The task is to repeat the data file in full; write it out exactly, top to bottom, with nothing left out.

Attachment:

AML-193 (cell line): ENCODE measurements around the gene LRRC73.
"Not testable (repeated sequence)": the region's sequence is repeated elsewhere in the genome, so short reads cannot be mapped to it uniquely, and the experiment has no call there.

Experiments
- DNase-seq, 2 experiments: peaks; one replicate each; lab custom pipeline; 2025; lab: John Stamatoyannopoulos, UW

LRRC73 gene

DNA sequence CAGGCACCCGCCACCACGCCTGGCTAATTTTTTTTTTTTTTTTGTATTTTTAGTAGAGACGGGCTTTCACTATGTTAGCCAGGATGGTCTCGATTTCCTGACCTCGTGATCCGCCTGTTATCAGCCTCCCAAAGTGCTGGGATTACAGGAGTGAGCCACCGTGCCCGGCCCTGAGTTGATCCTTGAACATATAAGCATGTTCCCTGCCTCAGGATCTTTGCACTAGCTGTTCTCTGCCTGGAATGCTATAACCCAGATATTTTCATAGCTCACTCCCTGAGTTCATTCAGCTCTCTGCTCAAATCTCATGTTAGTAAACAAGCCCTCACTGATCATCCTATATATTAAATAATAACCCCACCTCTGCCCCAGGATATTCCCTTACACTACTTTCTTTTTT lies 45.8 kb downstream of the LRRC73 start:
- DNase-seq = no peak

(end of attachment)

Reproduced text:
AML-193 (cell line): ENCODE measurements around the gene LRRC73.
"Not testable (repeated sequence)": the region's sequence is repeated elsewhere in the genome, so short reads cannot be mapped to it uniquely, and the experiment has no call there.

Experiments
- DNase-seq, 2 experiments: peaks; one replicate each; lab custom pipeline; 2025; lab: John Stamatoyannopoulos, UW

LRRC73 gene

DNA sequence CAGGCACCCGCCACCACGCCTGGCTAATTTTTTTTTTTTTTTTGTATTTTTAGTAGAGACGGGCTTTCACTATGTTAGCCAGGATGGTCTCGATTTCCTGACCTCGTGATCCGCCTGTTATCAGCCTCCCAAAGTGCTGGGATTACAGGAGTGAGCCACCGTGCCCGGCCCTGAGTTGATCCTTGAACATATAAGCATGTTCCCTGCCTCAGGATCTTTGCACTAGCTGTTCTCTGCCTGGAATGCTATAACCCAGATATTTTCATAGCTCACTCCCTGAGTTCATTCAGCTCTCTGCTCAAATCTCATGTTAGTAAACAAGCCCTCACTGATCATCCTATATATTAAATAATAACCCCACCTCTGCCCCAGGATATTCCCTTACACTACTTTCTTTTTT lies 45.8 kb downstream of the LRRC73 start:
- DNase-seq = no peak